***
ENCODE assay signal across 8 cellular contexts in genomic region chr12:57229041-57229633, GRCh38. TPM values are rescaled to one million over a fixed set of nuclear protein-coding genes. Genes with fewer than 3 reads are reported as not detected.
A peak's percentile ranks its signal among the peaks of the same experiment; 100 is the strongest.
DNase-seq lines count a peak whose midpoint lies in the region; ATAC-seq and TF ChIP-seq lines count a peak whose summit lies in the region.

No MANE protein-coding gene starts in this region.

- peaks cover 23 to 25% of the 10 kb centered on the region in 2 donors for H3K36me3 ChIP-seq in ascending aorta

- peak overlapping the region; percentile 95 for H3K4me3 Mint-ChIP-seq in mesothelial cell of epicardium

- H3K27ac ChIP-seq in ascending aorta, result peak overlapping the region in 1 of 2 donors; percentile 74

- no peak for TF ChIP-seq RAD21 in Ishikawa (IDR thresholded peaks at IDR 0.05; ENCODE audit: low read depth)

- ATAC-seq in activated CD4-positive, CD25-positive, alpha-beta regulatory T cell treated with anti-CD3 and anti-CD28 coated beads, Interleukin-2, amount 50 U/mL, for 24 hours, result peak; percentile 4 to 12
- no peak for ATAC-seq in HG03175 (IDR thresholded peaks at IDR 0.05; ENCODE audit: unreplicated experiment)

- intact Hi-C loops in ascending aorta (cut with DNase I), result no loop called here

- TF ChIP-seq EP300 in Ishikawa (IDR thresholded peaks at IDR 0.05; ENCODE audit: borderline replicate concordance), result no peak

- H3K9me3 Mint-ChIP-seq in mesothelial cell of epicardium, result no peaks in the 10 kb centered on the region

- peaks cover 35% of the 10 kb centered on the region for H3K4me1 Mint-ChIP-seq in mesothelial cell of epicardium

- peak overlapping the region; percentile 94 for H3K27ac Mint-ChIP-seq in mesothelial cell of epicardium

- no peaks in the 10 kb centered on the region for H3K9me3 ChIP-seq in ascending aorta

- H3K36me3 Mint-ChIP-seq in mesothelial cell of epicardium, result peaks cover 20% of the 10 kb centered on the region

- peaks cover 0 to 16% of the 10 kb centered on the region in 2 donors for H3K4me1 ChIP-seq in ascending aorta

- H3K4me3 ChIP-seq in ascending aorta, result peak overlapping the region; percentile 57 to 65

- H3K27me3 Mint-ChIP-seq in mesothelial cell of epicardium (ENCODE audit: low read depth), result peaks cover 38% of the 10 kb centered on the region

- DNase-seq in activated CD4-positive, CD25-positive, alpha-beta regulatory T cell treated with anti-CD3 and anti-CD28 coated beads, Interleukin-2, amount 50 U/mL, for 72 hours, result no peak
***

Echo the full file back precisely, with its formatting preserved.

ENCODE assay signal across 8 cellular contexts in genomic region chr12:57229041-57229633, GRCh38. TPM values are rescaled to one million over a fixed set of nuclear protein-coding genes. Genes with fewer than 3 reads are reported as not detected.
A peak's percentile ranks its signal among the peaks of the same experiment; 100 is the strongest.
DNase-seq lines count a peak whose midpoint lies in the region; ATAC-seq and TF ChIP-seq lines count a peak whose summit lies in the region.

No MANE protein-coding gene starts in this region.

- peaks cover 23 to 25% of the 10 kb centered on the region in 2 donors for H3K36me3 ChIP-seq in ascending aorta

- peak overlapping the region; percentile 95 for H3K4me3 Mint-ChIP-seq in mesothelial cell of epicardium

- H3K27ac ChIP-seq in ascending aorta, result peak overlapping the region in 1 of 2 donors; percentile 74

- no peak for TF ChIP-seq RAD21 in Ishikawa (IDR thresholded peaks at IDR 0.05; ENCODE audit: low read depth)

- ATAC-seq in activated CD4-positive, CD25-positive, alpha-beta regulatory T cell treated with anti-CD3 and anti-CD28 coated beads, Interleukin-2, amount 50 U/mL, for 24 hours, result peak; percentile 4 to 12
- no peak for ATAC-seq in HG03175 (IDR thresholded peaks at IDR 0.05; ENCODE audit: unreplicated experiment)

- intact Hi-C loops in ascending aorta (cut with DNase I), result no loop called here

- TF ChIP-seq EP300 in Ishikawa (IDR thresholded peaks at IDR 0.05; ENCODE audit: borderline replicate concordance), result no peak

- H3K9me3 Mint-ChIP-seq in mesothelial cell of epicardium, result no peaks in the 10 kb centered on the region

- peaks cover 35% of the 10 kb centered on the region for H3K4me1 Mint-ChIP-seq in mesothelial cell of epicardium

- peak overlapping the region; percentile 94 for H3K27ac Mint-ChIP-seq in mesothelial cell of epicardium

- no peaks in the 10 kb centered on the region for H3K9me3 ChIP-seq in ascending aorta

- H3K36me3 Mint-ChIP-seq in mesothelial cell of epicardium, result peaks cover 20% of the 10 kb centered on the region

- peaks cover 0 to 16% of the 10 kb centered on the region in 2 donors for H3K4me1 ChIP-seq in ascending aorta

- H3K4me3 ChIP-seq in ascending aorta, result peak overlapping the region; percentile 57 to 65

- H3K27me3 Mint-ChIP-seq in mesothelial cell of epicardium (ENCODE audit: low read depth), result peaks cover 38% of the 10 kb centered on the region

- DNase-seq in activated CD4-positive, CD25-positive, alpha-beta regulatory T cell treated with anti-CD3 and anti-CD28 coated beads, Interleukin-2, amount 50 U/mL, for 72 hours, result no peak